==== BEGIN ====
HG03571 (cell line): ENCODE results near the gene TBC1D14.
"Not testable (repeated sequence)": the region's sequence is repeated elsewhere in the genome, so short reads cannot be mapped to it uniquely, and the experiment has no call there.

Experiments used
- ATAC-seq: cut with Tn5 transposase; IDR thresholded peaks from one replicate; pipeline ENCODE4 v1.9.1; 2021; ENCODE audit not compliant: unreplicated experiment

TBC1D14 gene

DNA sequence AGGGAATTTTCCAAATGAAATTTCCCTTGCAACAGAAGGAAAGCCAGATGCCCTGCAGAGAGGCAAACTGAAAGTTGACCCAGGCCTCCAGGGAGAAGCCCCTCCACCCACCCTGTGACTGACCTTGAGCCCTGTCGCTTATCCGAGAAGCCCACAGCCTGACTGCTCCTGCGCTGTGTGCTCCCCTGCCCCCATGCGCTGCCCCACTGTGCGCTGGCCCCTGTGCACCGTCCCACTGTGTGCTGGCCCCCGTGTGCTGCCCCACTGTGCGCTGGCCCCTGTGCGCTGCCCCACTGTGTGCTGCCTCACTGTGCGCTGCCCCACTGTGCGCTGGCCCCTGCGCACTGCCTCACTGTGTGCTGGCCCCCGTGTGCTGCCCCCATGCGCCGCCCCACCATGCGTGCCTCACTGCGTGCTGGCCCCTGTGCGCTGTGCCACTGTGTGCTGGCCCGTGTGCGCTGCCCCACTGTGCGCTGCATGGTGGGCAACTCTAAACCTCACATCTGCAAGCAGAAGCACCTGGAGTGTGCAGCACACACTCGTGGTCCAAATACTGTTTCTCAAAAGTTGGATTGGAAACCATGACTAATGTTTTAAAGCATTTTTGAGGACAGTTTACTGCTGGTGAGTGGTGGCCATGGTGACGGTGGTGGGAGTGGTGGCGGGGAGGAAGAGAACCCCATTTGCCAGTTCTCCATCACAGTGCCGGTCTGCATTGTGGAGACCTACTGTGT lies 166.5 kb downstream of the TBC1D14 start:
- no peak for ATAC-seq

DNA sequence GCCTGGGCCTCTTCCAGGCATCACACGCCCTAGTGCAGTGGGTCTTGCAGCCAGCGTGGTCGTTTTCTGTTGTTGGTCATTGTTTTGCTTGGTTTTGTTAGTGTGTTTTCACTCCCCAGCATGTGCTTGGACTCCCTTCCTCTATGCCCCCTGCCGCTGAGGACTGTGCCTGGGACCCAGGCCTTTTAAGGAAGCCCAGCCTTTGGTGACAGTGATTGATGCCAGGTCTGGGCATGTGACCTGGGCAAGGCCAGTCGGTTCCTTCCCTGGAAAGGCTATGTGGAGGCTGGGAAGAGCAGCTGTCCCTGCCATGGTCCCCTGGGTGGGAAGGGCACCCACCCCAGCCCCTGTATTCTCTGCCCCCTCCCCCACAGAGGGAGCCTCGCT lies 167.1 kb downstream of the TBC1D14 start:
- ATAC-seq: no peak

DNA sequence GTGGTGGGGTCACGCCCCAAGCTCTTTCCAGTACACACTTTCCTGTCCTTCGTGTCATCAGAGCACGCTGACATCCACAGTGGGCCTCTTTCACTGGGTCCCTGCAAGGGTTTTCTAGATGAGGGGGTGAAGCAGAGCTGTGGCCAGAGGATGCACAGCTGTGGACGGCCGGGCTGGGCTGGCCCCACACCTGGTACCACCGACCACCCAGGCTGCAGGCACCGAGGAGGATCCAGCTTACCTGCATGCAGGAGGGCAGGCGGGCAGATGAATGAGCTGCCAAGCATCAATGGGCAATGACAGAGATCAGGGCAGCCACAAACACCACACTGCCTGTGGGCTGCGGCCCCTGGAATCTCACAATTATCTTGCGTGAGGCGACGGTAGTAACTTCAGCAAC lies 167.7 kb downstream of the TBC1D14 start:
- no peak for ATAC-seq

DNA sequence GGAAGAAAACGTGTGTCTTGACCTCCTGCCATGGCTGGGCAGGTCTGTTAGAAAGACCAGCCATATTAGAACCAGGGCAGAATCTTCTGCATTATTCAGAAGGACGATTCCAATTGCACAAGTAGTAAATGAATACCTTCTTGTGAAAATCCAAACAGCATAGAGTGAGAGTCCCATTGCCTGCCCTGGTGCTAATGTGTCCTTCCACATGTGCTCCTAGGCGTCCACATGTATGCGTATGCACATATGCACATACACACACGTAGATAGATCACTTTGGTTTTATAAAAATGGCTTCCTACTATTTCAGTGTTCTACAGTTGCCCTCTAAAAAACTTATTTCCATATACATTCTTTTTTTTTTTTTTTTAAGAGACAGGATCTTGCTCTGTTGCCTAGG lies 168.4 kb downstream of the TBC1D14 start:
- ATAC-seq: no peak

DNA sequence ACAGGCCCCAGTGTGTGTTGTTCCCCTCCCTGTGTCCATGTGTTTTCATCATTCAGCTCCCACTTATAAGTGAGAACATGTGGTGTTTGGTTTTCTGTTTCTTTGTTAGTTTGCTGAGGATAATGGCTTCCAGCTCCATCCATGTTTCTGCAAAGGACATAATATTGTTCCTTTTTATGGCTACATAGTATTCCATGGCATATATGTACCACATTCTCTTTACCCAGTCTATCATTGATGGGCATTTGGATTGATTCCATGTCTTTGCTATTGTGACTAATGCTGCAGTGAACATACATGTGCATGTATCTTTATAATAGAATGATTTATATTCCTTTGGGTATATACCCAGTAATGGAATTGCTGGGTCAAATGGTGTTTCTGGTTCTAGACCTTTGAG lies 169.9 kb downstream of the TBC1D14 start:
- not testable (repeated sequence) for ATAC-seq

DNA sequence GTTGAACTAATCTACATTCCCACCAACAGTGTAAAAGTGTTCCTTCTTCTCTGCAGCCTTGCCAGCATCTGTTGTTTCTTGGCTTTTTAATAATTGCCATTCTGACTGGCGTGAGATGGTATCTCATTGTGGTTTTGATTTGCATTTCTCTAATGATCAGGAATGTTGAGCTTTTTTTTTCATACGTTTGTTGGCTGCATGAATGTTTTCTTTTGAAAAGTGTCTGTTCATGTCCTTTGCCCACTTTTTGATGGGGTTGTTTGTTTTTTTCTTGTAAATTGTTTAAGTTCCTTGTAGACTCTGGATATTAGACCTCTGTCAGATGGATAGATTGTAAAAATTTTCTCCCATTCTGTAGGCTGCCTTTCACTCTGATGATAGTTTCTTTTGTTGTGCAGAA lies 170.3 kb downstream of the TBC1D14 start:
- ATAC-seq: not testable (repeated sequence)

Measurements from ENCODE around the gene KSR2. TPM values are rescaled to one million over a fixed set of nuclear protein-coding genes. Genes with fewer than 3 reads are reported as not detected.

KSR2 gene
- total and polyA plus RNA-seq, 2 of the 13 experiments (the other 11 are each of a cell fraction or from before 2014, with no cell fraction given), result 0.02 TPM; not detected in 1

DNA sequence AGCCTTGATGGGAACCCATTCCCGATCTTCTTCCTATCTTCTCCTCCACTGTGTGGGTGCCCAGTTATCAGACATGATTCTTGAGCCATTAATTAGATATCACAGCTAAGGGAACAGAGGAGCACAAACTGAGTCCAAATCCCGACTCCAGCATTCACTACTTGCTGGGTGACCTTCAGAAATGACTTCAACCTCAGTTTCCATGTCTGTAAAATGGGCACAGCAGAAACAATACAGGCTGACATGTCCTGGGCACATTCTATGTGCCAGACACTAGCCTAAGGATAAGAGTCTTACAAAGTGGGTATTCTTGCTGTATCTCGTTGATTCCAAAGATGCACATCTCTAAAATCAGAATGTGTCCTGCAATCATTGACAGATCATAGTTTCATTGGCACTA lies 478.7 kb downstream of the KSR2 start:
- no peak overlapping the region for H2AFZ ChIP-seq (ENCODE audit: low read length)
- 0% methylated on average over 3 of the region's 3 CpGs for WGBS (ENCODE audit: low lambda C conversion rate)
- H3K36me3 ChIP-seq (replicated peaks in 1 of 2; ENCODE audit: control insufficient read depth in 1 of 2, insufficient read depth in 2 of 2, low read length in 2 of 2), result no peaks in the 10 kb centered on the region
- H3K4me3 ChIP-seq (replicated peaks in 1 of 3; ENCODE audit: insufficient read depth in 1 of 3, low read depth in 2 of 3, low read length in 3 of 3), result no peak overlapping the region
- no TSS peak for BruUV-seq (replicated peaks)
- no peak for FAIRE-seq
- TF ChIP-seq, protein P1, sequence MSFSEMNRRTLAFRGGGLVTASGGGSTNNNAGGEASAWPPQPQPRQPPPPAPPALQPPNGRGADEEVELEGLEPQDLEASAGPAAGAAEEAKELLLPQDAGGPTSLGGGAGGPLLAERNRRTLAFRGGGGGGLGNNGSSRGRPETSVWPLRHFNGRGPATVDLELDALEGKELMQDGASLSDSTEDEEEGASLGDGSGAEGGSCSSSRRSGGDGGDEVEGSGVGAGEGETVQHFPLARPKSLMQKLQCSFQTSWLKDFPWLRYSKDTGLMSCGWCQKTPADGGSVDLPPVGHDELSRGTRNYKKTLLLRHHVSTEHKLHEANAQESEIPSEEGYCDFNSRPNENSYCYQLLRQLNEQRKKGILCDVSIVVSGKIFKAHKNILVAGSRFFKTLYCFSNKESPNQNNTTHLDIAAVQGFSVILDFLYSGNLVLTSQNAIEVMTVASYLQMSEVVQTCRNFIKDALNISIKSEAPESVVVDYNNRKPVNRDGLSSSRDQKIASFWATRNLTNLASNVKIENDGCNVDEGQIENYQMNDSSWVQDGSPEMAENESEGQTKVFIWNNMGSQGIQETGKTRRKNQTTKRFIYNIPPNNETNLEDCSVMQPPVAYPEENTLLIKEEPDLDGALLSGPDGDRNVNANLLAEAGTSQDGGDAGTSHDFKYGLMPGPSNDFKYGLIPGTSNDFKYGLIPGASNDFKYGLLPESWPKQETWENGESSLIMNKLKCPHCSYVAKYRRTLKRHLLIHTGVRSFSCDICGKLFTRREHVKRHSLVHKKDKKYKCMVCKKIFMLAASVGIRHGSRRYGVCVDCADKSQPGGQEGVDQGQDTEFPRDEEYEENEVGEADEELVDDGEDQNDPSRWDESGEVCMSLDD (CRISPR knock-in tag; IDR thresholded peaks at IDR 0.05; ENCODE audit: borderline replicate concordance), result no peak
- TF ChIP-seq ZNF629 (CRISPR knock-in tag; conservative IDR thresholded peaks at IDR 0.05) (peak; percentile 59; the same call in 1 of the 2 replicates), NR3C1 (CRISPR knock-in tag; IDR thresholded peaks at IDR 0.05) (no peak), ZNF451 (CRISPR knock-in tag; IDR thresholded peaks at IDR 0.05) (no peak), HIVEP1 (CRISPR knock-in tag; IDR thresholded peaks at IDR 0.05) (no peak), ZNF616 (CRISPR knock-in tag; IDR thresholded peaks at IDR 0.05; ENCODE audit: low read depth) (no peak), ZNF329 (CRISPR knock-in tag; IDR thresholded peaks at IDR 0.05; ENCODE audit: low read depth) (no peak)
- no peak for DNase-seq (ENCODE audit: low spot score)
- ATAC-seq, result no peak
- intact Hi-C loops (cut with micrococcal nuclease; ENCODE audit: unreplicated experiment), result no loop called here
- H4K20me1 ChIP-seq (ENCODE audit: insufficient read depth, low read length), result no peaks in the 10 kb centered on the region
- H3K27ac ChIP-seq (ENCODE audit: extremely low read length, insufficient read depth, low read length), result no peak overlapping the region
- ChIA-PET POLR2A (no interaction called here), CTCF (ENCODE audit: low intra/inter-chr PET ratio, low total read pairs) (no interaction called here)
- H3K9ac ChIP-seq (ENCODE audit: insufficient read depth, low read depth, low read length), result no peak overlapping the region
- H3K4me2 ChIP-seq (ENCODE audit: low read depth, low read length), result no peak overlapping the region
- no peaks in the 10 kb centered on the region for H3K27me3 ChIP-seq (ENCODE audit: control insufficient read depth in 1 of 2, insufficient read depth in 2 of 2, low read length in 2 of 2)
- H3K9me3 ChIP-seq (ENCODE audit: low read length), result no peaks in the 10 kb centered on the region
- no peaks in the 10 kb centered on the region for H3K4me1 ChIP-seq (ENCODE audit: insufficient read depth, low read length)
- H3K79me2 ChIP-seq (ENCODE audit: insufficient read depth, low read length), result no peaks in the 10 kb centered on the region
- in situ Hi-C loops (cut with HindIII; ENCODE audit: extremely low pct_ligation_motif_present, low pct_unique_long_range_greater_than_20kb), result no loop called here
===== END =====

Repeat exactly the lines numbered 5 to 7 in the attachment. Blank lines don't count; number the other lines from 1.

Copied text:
TBC1D14 gene

DNA sequence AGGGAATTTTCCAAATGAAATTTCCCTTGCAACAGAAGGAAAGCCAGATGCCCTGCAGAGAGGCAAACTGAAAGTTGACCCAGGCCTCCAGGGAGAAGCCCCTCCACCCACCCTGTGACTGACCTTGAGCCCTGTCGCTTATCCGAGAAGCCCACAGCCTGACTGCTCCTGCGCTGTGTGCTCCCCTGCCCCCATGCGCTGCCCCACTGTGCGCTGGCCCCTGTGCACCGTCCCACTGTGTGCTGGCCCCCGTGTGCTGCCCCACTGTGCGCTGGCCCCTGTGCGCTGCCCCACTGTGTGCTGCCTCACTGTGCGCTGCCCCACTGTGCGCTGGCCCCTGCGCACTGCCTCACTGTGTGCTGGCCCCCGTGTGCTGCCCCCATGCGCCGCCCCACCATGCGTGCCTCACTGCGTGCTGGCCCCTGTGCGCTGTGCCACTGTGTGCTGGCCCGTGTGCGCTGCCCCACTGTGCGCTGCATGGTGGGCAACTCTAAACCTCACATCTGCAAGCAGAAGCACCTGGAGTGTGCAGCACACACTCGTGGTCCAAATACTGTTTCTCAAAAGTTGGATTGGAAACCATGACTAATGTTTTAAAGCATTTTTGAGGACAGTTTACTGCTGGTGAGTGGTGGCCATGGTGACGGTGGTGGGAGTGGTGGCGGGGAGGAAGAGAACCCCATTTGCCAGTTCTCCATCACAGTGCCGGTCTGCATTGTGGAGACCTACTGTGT lies 166.5 kb downstream of the TBC1D14 start:
- no peak for ATAC-seq